Saint John woman wants better Lyme disease testing
Alanna Cosman thinks she has Lyme disease, but doctors haven't diagnosed her as having the illness
A Saint John woman says she plans to challenge New Brunswick doctors on their stance on Lyme disease.
The provincial health department says there have been 10 cases in the last 10 years, but some people say the province isn't taking the illness seriously.
Alanna Cosman is one of them. She was bitten by a tick in May 2014, but hasn't been diagnosed with Lyme disease.
She has experienced chronic fatigue, muscle weakness and trouble speaking, all symptoms of Lyme disease according to Health Canada. Most recently, she's had seizures that have landed her in the hospital.
Cosman says during one visit to an emergency room last year, the doctors ignored her and left her without properly treating her.
When dealing with Lyme disease, doctors follow the Centre for Disease Control (CDC) guidelines to diagnose and treat it. Some patients say the testing in the CDC guidelines aren't effective.
Unhappy with her treatment, Cosman called the New Brunswick College of Physicians and Surgeons — the organization which governs doctor conduct in the province — and spoke to Dr. Ed. Schollenberg.
"He just did not want to discuss Lyme [disease]. He didn't want to hear anything about the CDC," said Cosman.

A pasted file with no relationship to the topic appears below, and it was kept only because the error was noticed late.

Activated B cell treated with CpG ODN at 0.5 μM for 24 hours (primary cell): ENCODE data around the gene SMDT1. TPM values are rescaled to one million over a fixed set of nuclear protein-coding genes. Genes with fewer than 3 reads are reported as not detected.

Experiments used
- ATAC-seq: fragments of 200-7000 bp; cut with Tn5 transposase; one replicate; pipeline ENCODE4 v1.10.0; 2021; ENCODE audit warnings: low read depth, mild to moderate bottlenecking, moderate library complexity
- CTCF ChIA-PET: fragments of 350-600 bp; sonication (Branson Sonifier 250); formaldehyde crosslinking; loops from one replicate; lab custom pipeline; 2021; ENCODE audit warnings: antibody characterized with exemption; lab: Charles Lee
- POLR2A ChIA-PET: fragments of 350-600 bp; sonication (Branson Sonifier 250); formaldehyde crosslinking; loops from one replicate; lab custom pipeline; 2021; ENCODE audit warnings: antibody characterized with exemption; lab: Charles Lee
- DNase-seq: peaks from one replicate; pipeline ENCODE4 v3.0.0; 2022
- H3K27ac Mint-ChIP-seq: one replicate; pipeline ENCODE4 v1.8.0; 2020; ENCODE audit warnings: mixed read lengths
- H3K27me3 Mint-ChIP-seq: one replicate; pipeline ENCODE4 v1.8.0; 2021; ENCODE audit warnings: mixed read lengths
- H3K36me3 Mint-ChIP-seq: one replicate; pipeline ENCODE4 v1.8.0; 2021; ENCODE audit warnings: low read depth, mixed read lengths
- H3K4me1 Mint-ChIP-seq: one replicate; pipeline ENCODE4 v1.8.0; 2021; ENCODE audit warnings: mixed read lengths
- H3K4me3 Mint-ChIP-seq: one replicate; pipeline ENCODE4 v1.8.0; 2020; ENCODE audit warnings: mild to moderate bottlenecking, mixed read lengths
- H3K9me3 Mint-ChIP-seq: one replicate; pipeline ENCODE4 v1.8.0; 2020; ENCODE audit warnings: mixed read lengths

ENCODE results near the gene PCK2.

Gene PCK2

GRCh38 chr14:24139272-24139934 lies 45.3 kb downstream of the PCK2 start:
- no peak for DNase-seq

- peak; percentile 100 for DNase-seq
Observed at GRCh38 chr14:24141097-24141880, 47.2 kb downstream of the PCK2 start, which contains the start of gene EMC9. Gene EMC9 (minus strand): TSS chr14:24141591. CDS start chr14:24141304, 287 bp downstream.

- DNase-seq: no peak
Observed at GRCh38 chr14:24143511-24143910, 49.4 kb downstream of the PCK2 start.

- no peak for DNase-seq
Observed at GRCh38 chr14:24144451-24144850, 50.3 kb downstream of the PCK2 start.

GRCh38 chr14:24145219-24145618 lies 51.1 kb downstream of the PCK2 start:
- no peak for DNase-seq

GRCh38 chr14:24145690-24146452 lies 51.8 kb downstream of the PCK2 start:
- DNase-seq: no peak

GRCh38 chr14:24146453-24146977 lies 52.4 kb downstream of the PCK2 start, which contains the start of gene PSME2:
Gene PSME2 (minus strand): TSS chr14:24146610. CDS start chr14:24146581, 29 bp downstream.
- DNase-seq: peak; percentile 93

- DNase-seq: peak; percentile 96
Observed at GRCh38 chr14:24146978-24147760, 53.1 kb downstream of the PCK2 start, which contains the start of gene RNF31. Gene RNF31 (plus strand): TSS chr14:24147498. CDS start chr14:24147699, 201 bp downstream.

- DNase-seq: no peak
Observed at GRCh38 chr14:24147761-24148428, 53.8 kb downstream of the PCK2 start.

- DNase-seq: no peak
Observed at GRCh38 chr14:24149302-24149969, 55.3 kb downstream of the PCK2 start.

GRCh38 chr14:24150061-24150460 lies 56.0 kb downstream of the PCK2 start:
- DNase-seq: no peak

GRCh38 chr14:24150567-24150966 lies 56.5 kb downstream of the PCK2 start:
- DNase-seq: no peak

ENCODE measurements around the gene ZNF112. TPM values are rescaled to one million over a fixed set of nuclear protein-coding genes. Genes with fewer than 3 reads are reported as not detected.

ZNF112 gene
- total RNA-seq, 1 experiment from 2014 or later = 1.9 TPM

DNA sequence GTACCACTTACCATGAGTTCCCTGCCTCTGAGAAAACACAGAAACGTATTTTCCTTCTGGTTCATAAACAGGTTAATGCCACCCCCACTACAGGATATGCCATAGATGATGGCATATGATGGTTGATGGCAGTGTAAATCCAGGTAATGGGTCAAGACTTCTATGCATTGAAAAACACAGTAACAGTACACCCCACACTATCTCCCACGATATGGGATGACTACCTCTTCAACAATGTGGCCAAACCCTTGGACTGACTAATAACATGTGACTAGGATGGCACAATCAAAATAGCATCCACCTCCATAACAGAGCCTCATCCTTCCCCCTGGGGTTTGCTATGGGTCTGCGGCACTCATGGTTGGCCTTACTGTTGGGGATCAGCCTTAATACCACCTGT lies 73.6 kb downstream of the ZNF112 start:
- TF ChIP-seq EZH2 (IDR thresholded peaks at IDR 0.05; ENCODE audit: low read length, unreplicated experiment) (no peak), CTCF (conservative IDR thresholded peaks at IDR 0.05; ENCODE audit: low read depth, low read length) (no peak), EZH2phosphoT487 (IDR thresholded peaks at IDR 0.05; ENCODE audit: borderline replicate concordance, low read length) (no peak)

Cosman mentioned the Canadian Lyme Disease Foundation (CanLyme), an organization which bills itself as being "dedicated to raising awareness and promoting Lyme Disease research, education and treatment."
CanLyme claims Lyme disease is becoming more common in Canada, and that "diagnostics, treatment, physician and public awareness are largely inadequate."
'Those guidelines don't come out of thin air'
"He didn't want to hear anything about CanLyme. When I brought that up, he basically just chuckled into the phone and said that the numbers were crap," said Cosman.
CanLyme is considering filing a formal complaint with the college.
Schollenberg says he's used to hearing complaints about the CDC's guidelines, but unless new science is brought forward, the CDC guidelines and their tests can be trusted.
"Those guidelines don't come out of thin air. Those are a result of credible processes and that's what we have to go with. Otherwise, nothing would be consistent at all. People aren't bound by the guidelines, but they're a representation of good practice," he said.
Schollenberg says treating a disease when there's no certain diagnosis could do more harm than good.